What To Pay Attention to When Drafting a Release of Claims Agreement

Standardized Legal Documents What To Pay Attention to When Drafting a Release of Claims Agreement

What Is a Release of Claims Agreement?

If you don’t write, review, or sign legal documents often, you may be unfamiliar with a release of claims agreement. It’s a vital agreement in certain workplace environments.

This article will tell you:

A Release of Claims Agreement Explained

A release of claims agreement goes by many names:

  • General release
  • Release
  • Release of all claims
  • General release and separation agreement
  • Mutual release and settlement agreement
  • General release from contract liability

This document is a legally binding contract that one or more parties sign as a promise they won’t file any claims against another party.

The party that agrees to waive their right to sue another party is called the releasor, while the party being released from any and all liability is the releasee.

In exchange for signing a release of claims, the releasor gets something of value they would not have had otherwise—consideration or a severance package.

When To Use a Release of Claims Agreement

The most common situation that calls for a release of claims agreement is the termination of an employment contract between an employer and employee. 

Employers offer a release of claims to their employees because they want to avoid legal disputes. An employee may file a lawsuit against their employer for early termination or a deed committed while employed.

A release of claims is also used in a variety of other situations. For example, when a car accident occurs, the party that caused the incident may offer a general release to an injured party. The injured party can’t sue the injurer if they agree to the general release’s terms and conditions and sign the contract.

You may also need a release of claims in case of damage:

  • To real property
  • Made by a pet, a child, or a minor
  • To a vehicle or other personal property

The U.S. Equal Employment Opportunity Commission (EEOC) and Release of Claims Agreements

The U.S. Equal Employment Opportunity Commission (EEOC) is an organization that ensures employers don’t discriminate against their employees based on age, gender, disability, ethnicity, and sexual orientation.

The EEOC puts limitations on a release of claims agreements that employers must watch out for. Even when an employee signs a release, they may still file a complaint against the employer with the EEOC. The organization then has the right to begin an investigation to determine whether the employer discriminated against the employee.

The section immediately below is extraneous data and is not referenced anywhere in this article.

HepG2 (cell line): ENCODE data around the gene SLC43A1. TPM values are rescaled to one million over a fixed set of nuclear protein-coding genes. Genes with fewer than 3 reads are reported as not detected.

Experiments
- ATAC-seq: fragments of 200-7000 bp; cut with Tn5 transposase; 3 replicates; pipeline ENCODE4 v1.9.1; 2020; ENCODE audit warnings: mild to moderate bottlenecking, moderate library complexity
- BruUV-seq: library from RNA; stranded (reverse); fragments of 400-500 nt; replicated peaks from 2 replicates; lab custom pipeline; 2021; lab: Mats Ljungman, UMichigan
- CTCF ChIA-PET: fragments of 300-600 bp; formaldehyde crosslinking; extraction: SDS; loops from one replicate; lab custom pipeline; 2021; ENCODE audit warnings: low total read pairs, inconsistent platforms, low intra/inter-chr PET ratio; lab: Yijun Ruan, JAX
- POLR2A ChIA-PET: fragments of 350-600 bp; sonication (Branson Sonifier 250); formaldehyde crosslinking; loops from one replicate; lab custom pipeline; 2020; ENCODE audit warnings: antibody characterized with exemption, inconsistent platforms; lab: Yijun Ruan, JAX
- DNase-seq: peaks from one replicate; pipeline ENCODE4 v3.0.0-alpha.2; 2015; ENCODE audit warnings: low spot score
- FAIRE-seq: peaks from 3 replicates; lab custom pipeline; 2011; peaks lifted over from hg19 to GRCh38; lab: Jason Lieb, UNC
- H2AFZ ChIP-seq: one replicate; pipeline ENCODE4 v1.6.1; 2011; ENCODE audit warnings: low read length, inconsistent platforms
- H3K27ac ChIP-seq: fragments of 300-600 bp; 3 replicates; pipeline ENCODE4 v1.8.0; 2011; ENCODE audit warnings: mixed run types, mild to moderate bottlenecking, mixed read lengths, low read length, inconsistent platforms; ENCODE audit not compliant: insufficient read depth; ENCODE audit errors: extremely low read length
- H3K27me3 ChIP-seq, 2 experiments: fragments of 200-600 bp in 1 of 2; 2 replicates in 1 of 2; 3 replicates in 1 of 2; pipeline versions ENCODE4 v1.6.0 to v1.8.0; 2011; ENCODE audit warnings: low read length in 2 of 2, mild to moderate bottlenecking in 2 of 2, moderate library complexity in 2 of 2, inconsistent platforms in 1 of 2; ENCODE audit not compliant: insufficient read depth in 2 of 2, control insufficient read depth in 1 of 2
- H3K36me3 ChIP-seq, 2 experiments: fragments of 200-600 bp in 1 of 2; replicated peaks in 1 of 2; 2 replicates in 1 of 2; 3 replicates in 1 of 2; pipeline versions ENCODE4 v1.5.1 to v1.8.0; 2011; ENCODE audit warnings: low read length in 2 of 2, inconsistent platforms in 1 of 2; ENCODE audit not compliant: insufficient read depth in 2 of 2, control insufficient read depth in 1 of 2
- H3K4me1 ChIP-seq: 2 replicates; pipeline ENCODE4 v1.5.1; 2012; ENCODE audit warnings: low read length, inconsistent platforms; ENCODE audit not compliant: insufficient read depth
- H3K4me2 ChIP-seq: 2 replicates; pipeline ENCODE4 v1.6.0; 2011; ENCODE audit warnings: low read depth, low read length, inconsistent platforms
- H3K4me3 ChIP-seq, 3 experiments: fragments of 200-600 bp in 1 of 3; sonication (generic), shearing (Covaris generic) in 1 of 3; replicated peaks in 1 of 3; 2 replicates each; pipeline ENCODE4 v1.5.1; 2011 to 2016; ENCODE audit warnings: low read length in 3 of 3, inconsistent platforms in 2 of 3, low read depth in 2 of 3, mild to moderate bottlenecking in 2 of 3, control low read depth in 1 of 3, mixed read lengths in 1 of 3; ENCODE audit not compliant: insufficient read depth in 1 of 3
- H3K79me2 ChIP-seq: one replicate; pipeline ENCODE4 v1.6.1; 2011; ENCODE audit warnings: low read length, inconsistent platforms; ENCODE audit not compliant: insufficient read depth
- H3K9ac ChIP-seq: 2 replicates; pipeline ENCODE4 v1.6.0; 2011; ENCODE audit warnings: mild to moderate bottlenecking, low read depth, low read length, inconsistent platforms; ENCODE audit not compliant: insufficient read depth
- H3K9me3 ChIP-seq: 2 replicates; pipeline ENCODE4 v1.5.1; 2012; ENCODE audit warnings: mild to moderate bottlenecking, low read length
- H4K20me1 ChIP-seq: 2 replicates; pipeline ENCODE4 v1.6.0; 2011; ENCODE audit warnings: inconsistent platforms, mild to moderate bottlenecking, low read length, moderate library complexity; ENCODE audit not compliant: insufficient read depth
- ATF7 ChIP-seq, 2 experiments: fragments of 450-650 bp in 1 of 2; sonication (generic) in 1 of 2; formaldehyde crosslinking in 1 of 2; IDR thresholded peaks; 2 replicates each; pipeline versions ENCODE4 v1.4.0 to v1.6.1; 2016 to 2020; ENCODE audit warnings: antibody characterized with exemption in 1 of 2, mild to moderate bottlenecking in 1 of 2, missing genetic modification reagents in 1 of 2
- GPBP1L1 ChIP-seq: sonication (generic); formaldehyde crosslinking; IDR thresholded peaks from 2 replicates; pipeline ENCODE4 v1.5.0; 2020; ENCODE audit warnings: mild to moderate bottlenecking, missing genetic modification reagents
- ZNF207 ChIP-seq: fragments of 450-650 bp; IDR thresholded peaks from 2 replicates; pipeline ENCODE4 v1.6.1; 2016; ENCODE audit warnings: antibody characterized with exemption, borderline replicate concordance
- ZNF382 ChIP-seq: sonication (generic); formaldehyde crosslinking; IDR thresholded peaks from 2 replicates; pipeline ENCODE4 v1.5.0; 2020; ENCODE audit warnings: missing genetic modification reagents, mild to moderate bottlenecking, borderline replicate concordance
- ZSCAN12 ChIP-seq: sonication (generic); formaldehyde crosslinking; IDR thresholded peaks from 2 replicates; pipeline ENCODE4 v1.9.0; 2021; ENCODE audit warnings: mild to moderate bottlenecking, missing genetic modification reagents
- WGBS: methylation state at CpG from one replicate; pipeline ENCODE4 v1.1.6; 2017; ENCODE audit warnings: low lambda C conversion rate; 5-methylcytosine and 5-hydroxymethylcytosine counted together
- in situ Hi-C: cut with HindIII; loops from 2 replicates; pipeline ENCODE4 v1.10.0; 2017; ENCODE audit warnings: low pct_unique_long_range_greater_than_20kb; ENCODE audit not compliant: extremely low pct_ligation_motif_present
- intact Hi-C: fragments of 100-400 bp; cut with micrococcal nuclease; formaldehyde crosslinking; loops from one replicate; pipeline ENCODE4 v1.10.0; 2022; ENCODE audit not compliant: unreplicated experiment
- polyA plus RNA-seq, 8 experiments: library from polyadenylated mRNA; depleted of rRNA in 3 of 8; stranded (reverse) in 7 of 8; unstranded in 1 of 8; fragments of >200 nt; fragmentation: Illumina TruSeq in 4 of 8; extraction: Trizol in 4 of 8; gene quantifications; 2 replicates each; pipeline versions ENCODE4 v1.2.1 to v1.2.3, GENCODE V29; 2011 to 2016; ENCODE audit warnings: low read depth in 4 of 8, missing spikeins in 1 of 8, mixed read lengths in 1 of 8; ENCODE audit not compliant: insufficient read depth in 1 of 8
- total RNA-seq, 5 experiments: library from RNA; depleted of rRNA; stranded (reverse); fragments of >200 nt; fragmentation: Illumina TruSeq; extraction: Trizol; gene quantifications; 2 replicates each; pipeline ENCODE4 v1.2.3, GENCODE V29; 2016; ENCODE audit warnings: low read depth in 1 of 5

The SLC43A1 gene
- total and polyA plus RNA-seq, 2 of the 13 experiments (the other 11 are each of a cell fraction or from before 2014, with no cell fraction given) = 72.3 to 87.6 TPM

Common Terms and Conditions in a Release of Claims Agreement

Here are some of the critical sections in a release of claims agreement:

  1. Identification of the parties—full names and addresses of both parties
  2. Release of claims—language describing that the releasor can’t file any claims against the releasee
  3. Consideration—description of the severance benefit the releasor will get upon signing the agreement
  4. Right to revoke—the number of days the releasor has to change their mind after signing
  5. Non-disparagement—a clause that dictates the parties cannot slander each other
  6. Signatures—signatures of both parties of the agreement 

In case of employment termination, your release of claims agreement needs to include these additional sections:

  • Employment termination—statement that the releasor is no longer an employee of the releasee
  • EEOC claims—statement that the employee may file a complaint with the EEOC

Tips for Offering and Signing a Release of Claims Agreement

Whether you are waiving your right to sue another party or are offering a release of claims to another party, you should do so with caution.

Check out the table below for tips on signing a release of claims:

Tips for the ReleasorTips for the Releasee
  • Take the time to consider your decision instead of signing a release in haste at an employment termination meeting
  • Review the terms and conditions in the agreement carefully
  • Seek legal counsel if you’re not familiar with specific terms
  • Remember that you have time to revoke your decision after signing—the deadline is seven days in most jurisdictions
  • Don’t pressure an employee into signing a release
  • Inform your employee that they can take time to consider the release—usually a little over a month
  • Negotiate a severance package the employee will be satisfied with
  • Make sure that your release is compliant with the governing law (for example, there are different release forms you may have to use for employees aged 40+)

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